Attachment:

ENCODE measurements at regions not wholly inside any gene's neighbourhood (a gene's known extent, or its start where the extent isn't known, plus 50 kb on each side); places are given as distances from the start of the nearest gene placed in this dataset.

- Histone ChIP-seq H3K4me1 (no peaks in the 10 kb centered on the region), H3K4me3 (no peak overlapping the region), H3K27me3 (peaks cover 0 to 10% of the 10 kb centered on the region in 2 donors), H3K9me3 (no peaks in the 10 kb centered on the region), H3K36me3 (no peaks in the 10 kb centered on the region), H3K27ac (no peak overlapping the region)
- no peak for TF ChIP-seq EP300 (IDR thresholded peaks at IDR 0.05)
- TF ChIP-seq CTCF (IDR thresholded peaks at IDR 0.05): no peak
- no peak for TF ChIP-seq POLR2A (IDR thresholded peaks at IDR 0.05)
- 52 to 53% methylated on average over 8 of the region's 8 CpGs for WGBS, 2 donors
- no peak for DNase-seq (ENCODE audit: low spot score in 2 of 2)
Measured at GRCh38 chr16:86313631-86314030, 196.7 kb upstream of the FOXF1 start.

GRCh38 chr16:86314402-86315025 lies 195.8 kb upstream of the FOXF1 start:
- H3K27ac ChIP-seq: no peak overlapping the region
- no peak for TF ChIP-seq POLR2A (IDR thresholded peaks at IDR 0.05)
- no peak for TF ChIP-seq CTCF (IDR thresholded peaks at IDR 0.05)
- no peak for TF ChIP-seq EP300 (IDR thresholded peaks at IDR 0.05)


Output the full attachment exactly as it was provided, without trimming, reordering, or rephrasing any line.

ENCODE measurements at regions not wholly inside any gene's neighbourhood (a gene's known extent, or its start where the extent isn't known, plus 50 kb on each side); places are given as distances from the start of the nearest gene placed in this dataset.

- Histone ChIP-seq H3K4me1 (no peaks in the 10 kb centered on the region), H3K4me3 (no peak overlapping the region), H3K27me3 (peaks cover 0 to 10% of the 10 kb centered on the region in 2 donors), H3K9me3 (no peaks in the 10 kb centered on the region), H3K36me3 (no peaks in the 10 kb centered on the region), H3K27ac (no peak overlapping the region)
- no peak for TF ChIP-seq EP300 (IDR thresholded peaks at IDR 0.05)
- TF ChIP-seq CTCF (IDR thresholded peaks at IDR 0.05): no peak
- no peak for TF ChIP-seq POLR2A (IDR thresholded peaks at IDR 0.05)
- 52 to 53% methylated on average over 8 of the region's 8 CpGs for WGBS, 2 donors
- no peak for DNase-seq (ENCODE audit: low spot score in 2 of 2)
Measured at GRCh38 chr16:86313631-86314030, 196.7 kb upstream of the FOXF1 start.

GRCh38 chr16:86314402-86315025 lies 195.8 kb upstream of the FOXF1 start:
- H3K27ac ChIP-seq: no peak overlapping the region
- no peak for TF ChIP-seq POLR2A (IDR thresholded peaks at IDR 0.05)
- no peak for TF ChIP-seq CTCF (IDR thresholded peaks at IDR 0.05)
- no peak for TF ChIP-seq EP300 (IDR thresholded peaks at IDR 0.05)